“Well, I can cook. And I’m reasonably quiet. And tidy. But I’m not a hermit. At least I don’t think I am. I like normal things like sports, doing down the pub, watching TV and films and other things. I’m like the Danny Murphy of the flatmate world. Not spectacular, but average and largely trouble free, and I won’t hanker after a move to Chelsea because, frankly, I’m not good enough for there. They all wear their jumpers over their shoulders and I could never carry that look off.”

“I see. We’ll be in touch. Maybe.”

Anyway, I’ve seen all kinds of houses. Big houses, small houses, flats above shops, flat-pack furniture, mould-infested houses, so-neat-if-your-breathe-they’ll-whip-out-the-disinfectant houses. And one really lovely house that would be absolutely perfect, with housemates who seem lovely.

I was called back for a ‘second’ interview last night, during which I completely forgot to mention my Olympic-class tea brewing skills, which I’m hoping hasn’t counted against me. But I like the house, I like the people and hopefully they think I’m lovely enough to join their house. And I am lovely. Well, mostly. If a bit misanthropic at times. Essentially I’m a stuffed toy version of Charlie Brooker.

So, time will be spent fretting, and brewing Olympic-class tea, and praying to all the Gods of Housing that I get the place until I get the phone call, or email. Although I’d happy buy them all champagne dinners or even hack off my left arm (face it, I’m majorly right handed and useless in goal, so it wouldn’t be a great loss) for this place, I didn’t say that. Because then I’d appear like I was a try-hard. And nobody likes a try hard.

Like Gum to a Tree

Dr. Matthew occasionally diagnoses mass idiocy on the internet. His Gumtree Dating Adventure Prank may possibly be the best thing he’s ever done [1]

I’ve been flipping onto Gumtree occasionally to look at the house adverts for the Big London Move. There appears to be a ratio of Idiots to Normal People to about 10:1. I may be somewhat generous to the idiots here.

While I’m on the subject of very strange things somebody found this blog yesterday by searching for “mating 1 year old snake is it advisable.” I’m proud and disturbed in equal measures.

Sadly, I’ve no idea if they were trying to mate with a one year old snake, or just trying to get it to mate. In either case, I’d say no. I went to London Zoo recently and there were some huge snakes there. I’m not as scared of snakes as I am of flying and Linda Barker, but I’d say anything that increases their numbers probably is a bad idea.

[1] Aside, of course, from his turbo dictionary, his email to Paul Daniels, the adventures of Michael the Hedge Sentinel, and his enquiries to Kit Kat and Rizla. In fact just read his whole blog. It’s a bit good.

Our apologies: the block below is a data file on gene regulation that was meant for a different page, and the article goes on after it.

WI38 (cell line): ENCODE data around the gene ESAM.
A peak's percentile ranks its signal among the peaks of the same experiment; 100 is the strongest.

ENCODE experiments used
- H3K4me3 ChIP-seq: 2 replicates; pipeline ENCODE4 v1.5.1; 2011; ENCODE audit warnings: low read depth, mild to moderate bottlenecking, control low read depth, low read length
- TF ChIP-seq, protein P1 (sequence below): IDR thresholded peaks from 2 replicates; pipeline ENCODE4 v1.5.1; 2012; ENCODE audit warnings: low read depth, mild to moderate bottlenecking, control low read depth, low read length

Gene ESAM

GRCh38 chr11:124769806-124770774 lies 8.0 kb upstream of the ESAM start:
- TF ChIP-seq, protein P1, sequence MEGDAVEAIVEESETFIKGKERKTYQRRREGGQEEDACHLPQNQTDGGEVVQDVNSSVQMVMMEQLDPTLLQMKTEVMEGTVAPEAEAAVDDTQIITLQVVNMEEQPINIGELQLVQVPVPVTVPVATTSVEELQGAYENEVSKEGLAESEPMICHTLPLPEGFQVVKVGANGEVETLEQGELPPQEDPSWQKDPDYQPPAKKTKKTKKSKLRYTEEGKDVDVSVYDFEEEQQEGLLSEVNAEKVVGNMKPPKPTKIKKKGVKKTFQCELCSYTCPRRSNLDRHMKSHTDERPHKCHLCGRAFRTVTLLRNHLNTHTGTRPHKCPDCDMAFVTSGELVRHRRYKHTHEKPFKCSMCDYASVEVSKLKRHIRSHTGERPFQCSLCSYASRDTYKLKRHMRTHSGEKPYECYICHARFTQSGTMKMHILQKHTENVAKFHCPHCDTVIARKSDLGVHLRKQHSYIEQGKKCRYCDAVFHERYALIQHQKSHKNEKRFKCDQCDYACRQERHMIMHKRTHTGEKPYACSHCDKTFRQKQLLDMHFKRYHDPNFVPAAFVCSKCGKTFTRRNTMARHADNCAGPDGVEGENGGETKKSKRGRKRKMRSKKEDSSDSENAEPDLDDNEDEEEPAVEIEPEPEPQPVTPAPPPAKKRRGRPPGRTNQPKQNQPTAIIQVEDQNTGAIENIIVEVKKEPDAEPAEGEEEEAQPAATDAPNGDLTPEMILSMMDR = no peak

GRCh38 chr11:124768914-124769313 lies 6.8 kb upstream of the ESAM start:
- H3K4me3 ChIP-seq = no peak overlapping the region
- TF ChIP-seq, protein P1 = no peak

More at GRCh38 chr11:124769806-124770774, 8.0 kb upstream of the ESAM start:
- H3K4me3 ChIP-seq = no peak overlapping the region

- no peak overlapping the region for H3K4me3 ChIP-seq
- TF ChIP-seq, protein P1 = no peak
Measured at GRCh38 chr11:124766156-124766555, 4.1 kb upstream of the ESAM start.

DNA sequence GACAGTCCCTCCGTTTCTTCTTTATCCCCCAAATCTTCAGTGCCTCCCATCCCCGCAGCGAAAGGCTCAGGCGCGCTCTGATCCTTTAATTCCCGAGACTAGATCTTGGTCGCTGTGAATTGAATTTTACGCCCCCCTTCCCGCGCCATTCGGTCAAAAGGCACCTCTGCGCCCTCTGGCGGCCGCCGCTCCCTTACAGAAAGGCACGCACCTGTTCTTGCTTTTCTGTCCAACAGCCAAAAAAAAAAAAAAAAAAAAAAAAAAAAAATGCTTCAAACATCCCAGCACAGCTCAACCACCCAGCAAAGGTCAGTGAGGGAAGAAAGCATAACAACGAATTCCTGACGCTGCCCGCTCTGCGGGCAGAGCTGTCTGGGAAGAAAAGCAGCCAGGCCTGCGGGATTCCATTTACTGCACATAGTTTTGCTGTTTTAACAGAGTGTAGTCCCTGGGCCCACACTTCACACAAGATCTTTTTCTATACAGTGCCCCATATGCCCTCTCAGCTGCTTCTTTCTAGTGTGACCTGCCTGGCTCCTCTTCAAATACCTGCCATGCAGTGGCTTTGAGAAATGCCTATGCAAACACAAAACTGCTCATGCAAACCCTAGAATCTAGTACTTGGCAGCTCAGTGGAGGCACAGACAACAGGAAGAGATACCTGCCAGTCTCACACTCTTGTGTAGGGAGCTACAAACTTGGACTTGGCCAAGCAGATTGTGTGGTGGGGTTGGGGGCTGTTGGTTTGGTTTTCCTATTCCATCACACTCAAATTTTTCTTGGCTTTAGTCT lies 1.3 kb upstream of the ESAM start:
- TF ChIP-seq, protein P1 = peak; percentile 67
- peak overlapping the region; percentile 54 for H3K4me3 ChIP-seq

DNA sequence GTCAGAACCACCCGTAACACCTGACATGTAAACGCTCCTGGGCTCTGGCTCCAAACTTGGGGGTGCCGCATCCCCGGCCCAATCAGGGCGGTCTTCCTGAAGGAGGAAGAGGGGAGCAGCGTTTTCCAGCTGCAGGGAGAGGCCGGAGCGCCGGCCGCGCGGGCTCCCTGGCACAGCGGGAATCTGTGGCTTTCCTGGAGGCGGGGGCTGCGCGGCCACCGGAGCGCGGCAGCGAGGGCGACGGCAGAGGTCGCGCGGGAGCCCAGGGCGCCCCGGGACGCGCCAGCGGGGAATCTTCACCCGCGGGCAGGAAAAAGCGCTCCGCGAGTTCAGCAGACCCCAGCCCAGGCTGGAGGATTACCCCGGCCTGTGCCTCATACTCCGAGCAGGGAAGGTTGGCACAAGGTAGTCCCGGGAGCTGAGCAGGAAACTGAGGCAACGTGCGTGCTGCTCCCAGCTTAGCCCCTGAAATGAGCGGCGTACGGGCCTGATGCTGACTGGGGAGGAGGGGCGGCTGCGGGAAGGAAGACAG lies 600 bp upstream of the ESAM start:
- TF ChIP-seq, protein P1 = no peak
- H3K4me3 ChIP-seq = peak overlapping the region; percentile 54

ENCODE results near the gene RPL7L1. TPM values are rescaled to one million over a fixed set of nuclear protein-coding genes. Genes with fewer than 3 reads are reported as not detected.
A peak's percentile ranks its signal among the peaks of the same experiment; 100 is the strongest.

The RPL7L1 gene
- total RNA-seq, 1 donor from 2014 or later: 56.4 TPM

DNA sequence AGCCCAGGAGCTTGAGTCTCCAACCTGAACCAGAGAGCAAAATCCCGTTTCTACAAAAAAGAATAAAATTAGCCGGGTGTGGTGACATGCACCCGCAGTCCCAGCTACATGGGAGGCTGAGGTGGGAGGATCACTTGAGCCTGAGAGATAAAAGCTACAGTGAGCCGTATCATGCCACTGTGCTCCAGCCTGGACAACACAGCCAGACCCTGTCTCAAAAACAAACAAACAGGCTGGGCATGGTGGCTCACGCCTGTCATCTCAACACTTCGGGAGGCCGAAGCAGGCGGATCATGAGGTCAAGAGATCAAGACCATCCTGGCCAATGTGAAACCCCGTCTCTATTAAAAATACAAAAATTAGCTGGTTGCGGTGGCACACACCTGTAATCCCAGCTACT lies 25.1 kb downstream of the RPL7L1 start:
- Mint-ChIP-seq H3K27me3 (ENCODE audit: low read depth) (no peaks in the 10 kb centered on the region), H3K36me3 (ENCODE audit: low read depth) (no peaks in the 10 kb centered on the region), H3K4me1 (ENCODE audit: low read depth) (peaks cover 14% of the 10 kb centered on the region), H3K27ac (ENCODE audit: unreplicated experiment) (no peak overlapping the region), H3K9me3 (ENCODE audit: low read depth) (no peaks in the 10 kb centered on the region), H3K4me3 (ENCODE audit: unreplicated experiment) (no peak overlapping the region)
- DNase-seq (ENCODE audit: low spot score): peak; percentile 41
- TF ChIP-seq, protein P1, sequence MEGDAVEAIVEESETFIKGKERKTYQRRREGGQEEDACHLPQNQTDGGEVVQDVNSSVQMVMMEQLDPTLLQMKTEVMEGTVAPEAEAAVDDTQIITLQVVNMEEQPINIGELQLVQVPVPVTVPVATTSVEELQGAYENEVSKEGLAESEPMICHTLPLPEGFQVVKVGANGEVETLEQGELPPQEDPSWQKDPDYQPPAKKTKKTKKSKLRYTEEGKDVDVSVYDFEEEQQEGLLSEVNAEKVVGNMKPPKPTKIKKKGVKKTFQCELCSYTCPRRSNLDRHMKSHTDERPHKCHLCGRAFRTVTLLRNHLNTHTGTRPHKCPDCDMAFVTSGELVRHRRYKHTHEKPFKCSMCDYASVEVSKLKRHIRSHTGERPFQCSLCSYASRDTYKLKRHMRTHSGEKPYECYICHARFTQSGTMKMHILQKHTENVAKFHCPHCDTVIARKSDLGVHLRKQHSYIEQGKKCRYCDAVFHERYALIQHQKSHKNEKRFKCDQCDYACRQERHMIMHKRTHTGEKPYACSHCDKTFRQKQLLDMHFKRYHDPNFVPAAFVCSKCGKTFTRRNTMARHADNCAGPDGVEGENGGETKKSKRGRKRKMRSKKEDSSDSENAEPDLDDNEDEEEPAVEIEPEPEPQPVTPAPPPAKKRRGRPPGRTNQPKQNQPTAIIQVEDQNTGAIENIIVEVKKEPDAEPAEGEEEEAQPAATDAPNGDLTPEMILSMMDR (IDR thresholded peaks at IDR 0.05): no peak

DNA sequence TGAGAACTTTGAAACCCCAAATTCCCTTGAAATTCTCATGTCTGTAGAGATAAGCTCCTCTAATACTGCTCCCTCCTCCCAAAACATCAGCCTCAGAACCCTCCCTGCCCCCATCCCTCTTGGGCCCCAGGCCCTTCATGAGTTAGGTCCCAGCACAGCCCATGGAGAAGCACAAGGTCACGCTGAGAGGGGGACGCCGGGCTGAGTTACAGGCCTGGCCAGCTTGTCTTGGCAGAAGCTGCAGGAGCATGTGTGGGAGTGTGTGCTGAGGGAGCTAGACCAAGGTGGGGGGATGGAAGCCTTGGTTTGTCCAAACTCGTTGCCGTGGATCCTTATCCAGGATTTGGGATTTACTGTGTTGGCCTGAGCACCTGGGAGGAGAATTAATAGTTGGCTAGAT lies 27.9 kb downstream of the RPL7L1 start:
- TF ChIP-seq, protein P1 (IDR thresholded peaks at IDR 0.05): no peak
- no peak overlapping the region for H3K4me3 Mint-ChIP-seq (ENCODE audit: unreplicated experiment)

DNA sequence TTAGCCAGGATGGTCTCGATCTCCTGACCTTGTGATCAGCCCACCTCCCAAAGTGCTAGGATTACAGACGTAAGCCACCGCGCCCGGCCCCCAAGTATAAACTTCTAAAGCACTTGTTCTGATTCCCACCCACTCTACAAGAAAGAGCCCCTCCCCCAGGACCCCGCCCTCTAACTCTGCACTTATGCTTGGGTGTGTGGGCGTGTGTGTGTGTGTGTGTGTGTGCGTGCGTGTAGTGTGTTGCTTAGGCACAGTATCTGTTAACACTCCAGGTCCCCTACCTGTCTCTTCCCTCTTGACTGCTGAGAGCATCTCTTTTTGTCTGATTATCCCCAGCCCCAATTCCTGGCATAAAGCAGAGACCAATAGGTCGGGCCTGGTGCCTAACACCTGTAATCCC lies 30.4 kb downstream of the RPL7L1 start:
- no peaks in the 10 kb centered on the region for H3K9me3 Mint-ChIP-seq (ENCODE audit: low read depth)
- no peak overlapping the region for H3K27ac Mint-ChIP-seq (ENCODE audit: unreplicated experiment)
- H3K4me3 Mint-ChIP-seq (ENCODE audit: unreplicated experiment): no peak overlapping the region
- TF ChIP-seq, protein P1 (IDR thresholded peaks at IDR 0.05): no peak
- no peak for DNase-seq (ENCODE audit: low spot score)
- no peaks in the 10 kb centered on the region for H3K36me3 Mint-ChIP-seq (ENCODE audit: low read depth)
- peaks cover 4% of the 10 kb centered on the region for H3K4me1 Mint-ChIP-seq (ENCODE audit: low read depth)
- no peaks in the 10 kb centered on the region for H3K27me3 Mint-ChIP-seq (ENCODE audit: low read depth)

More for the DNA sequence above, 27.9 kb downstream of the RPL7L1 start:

Venture, capital

So, I’m moving.

No, not this blog. I’m quite happy where it is, even if it is occasionally neglected, like a semi-feral cat.

Anyway, yeah, I’m moving. Not today, mind, or tomorrow. Actually, in about a month. But moving nonetheless.

Let’s start again. I’m not being particularly clear or coherent here. Much like Hugh Grant appearing in any film pre-About a Boy.

I’m moving (we’ve established that) to London (not established) in roughly about a month to start a new job.

Yes, you heard me correct. London. Y’know, that big place inside the M25 where the streets are apparently paved with gold. I thought I saw some gold on the street when I was up there at the weekend. It turned out to be yellow chewing gum.

Yes, you heard me correct. London. The place the 21-year-old me declared emphatically, and with no uncertainly in his voice, that I could never see the appeal to and would never move to under any circumstance. That may also be a reason why I’m not particularly good at answering the question: “Where do you see yourself in five years time?” [1].

Fortunately this question didn’t come up, and I made no suggestions about having a sex change and giving birth to emphasise with our audience as I have done in the past. That place still gave me the job though. Mea culpa on both sides, perhaps.

So, anyway. London. I appear to have got a bit distracted from that. Sorry. See, that was only in five minutes. Imagine how much my mind would change in five years. That’s what its there for, though.

Sorry. LONDON. It’s big. There are still things I don’t quite understand about it, but then I said the same about the 3-5-2 system and that does work on occasions. And I did understand Mulholland Drive. I think.

But, yes, London. I’m excited. You can probably tell. When I got the job, I literally danced my way across Waterloo Station concourse.  Well, not literally. That would have been a bit daft. But I understand why Gene Kelly felt the need to hug a lamp post now.

Anyway, London. In one month’s time I’ll be on the verge of moving there and starting the new job, and I’ll try not to get shot inbetween moving in and going to work on the first day, but I can’t guarantee it.

I’m going to miss a lot of things about Exeter. Not least my current residency, five minutes walk from the hallowed turf of St. James’ Park, which means I could sleep in to half two on a Saturday afternoon if I wanted and STILL make the game. Not that I’ve done that, it would just be plain lazy.